Sander moves to suppress ‘coerced’ confession: Defense: Former THS principal allegedly pressured into confessing to starting fire
Thomas Sander’s lawyers have requested the court suppress a confession he made in interrogation, saying investigators allegedly coerced the former Trinity High School principal and violated his rights.
In an 18-page brief filed this month, attorneys Lloyd Suhr and Jackson Lofgren wrote that, based on tapes of the interrogations, Dickinson police detectives Terry Oestreich and Kylan Klauzer violated Sander’s Fifth Amendment and Miranda rights. That means the confession Sander made — that he started a fire at Trinity High School — should not be allowed in court, they wrote.
Losing the confession as evidence could hurt the state’s plans for prosecuting Sander, whose trial is set to begin July 23.
Southwest Judicial District Judge William Herauf is expected to decide on the motion on July 1.
Oestreich and Klauzer interrogated Sander for multiple hours between the early morning of March 3 — hours after the fire was discovered — and March 5.
The fire at Trinity displaced students for the rest of the school year. Investigators determined the fire started in a file cabinet inside the main office vault. Sander was charged shortly after the fire with Class B felonies arson and endangerment by fire, the second charge coming because Trinity religion teacher Robert Storey was in an apartment in the school at the time of the fire.
Pressure to confess
About an hour into the March 4 interrogation, Oestreich begins insinuating Sander is the department’s “sole suspect and not just a witness,” according to the court brief. About 20 minutes later, Sander requests an attorney and says he didn’t start the fire, and is told by Oestreich, “Tom … stop and … stop and think a minute, OK? I know this is bothering you, and that’s certainly your right, you know, but … but it never gets any easier and it’s certainly more complicated.”
Shortly after, Sander attempted to leave, thinking he wasn’t under arrest, but Klauzer physically blocked him in the hallway, according to the brief.
“Hey Tom … Tom, you gotta go have a seat, OK?” Klauzer said according to the brief. “You gotta go have a seat here. Go ahead and have a seat there, OK? … You might not be free to leave.”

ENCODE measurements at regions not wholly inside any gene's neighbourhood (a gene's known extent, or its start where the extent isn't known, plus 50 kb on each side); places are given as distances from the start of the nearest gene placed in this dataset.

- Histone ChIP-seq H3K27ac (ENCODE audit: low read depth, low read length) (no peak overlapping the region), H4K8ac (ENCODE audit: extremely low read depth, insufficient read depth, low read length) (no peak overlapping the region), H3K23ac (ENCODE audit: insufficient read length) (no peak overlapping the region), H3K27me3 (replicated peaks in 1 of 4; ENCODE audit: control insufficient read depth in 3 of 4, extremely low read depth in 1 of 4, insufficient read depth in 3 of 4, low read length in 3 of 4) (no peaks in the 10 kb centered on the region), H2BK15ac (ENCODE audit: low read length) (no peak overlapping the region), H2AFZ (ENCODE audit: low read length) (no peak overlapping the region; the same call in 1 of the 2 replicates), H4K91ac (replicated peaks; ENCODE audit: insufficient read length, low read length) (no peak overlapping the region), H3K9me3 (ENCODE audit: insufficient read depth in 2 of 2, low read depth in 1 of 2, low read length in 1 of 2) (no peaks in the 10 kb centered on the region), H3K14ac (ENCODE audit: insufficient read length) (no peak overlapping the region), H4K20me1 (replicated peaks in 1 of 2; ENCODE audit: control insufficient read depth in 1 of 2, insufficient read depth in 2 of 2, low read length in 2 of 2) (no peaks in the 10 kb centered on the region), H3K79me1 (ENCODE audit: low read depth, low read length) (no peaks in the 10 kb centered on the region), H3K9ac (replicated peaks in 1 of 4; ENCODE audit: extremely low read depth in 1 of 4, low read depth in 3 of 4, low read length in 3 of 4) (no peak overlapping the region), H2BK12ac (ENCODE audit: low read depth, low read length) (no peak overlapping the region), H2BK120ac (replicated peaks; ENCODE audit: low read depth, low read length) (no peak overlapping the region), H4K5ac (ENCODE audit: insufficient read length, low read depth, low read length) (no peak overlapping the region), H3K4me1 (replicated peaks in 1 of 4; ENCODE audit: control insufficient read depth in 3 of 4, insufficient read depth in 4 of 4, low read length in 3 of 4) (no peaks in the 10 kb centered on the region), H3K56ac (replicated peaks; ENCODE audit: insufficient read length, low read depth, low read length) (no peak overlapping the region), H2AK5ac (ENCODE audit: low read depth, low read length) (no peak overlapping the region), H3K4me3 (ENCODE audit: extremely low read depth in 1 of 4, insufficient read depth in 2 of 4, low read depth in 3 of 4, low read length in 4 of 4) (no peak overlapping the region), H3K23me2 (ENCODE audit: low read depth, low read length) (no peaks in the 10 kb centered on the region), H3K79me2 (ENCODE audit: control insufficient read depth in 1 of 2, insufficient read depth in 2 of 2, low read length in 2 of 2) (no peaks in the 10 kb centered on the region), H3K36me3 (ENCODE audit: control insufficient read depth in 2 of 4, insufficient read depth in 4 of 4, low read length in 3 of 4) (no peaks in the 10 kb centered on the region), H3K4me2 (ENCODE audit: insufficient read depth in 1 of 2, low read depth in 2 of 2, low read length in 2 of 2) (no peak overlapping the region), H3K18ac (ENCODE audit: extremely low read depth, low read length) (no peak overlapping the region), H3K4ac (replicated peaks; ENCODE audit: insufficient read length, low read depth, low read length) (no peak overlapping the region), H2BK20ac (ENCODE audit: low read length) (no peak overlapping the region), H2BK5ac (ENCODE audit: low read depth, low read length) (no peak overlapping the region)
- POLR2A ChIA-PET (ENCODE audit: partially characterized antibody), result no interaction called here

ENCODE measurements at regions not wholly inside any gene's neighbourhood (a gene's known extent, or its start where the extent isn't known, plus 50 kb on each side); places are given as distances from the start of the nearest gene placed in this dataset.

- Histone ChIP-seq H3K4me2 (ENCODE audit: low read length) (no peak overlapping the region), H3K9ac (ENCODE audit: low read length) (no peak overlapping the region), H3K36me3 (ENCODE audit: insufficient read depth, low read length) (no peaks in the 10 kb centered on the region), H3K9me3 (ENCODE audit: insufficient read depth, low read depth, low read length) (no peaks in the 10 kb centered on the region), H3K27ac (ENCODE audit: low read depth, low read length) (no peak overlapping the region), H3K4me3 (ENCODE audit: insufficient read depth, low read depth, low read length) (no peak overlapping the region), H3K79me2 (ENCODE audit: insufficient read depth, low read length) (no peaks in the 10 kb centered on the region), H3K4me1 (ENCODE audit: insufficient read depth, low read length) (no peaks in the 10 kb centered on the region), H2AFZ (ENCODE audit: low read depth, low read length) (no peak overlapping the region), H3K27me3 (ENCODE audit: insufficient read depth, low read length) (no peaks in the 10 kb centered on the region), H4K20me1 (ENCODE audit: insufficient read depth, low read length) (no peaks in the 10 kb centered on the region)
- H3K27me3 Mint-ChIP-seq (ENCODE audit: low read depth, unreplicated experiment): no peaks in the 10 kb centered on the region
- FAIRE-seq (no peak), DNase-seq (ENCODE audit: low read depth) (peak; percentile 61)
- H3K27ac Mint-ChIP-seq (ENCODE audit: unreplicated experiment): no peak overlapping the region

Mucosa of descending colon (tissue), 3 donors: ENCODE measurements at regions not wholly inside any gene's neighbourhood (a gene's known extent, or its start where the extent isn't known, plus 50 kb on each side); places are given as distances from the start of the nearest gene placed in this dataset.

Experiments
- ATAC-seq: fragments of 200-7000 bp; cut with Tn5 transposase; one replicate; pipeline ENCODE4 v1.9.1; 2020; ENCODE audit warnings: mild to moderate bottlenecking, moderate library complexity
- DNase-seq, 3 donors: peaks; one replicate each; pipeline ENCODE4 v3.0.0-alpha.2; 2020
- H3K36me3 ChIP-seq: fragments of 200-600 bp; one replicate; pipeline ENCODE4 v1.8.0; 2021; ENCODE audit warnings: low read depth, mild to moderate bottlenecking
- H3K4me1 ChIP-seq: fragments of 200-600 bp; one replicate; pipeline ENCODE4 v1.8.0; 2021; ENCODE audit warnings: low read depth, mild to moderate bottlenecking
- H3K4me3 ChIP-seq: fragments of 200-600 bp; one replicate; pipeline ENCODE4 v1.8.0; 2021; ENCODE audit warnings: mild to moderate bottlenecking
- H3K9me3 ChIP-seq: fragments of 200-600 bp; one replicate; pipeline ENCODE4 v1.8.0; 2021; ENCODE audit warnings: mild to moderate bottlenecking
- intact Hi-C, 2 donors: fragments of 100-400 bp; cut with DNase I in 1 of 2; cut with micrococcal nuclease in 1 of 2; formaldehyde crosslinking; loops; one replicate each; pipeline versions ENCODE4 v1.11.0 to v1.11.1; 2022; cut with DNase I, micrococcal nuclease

As both detectives interviewed Sander, they allegedly began pressuring him to make a confession.
“You have got to talk about this, because if you don’t this will be immensely, immensely worse for you,” Klauzer said.
He and Oestreich repeatedly said the case was a “done deal,” and that there’s “no other way out.”
“They repeatedly emphasize that the question is not … ‘if’ Sander started the fire, only ‘why’ he started it,” the defense wrote in the brief.
Klauzer also allegedly hinted that if Sander confessed to starting the fire, the detective would try to get the case pled down to no jail time.
Two times, Sander asked to use the bathroom but wasn’t allowed to. He allegedly was only allowed to after he confessed to starting the fire and then asks a third time.
Video recordings of the interrogations have been entered into evidence, but are sealed from the public.
In an interrogation the next day, Sander repeatedly “asserts his innocence and explains that his statements the day before were the result of the officers’ representations that he had to cooperate to help himself,” to which Oestreich allegedly chuckled.
“During the interrogation, Klauzer and Oestreich’s attitude towards Sander quickly dissolved from cordial to accusatory, confrontational, and at times deceptive,” with Sander repeatedly being told “it was a waste of time for him to deny starting the fire.”
Oestreich didn’t read Sander his Miranda rights until the third interrogation, on March 5, according to the brief.
The defense lawyers bring up a 2013 North Dakota Supreme Court case in which justices ruled Klauzer and another officer failed to comply with Miranda rules. That ruling led to a suppression of the statements at issue.
Arsonist left a note
The defense also accuses the detectives of misrepresenting the evidence — a note left at the scene by the suspect, for example, was analyzed for handwriting comparison to Sander. The detectives told Sander there was a “10-point match” with his handwriting when in reality, the handwriting report concluded it is reasonably possible that someone else wrote the note.
The detectives also allegedly told Sander there was video evidence of him committing the crime, but there is not.
“Any time Sander tried to explain that he was innocent the officers belittled his denials, cut him off, and flatly refused to listen,” Suhr and Lofgren wrote in the brief. “They told him that they wanted him to be ‘honest,’ but also made it clear that the only statement that they would accept as fitting that description was a confession. They told him that anything he said that was not an admission was ‘going to be a lie.’ They told him that if he continued with his denials, he was throwing away his family and his career.”
The state has yet to respond to the brief, and Stark County State’s Attorney Tom Henning said he couldn’t comment.
The defense alleged the detectives were scaring Sander into a confession.
“These officers are not inexperienced rookies who mistakenly crossed a line in overenthusiastic zeal,” the lawyers wrote. “... they engaged in a deliberate and blatant violation of Sander’s Fifth Amendment and due process rights.”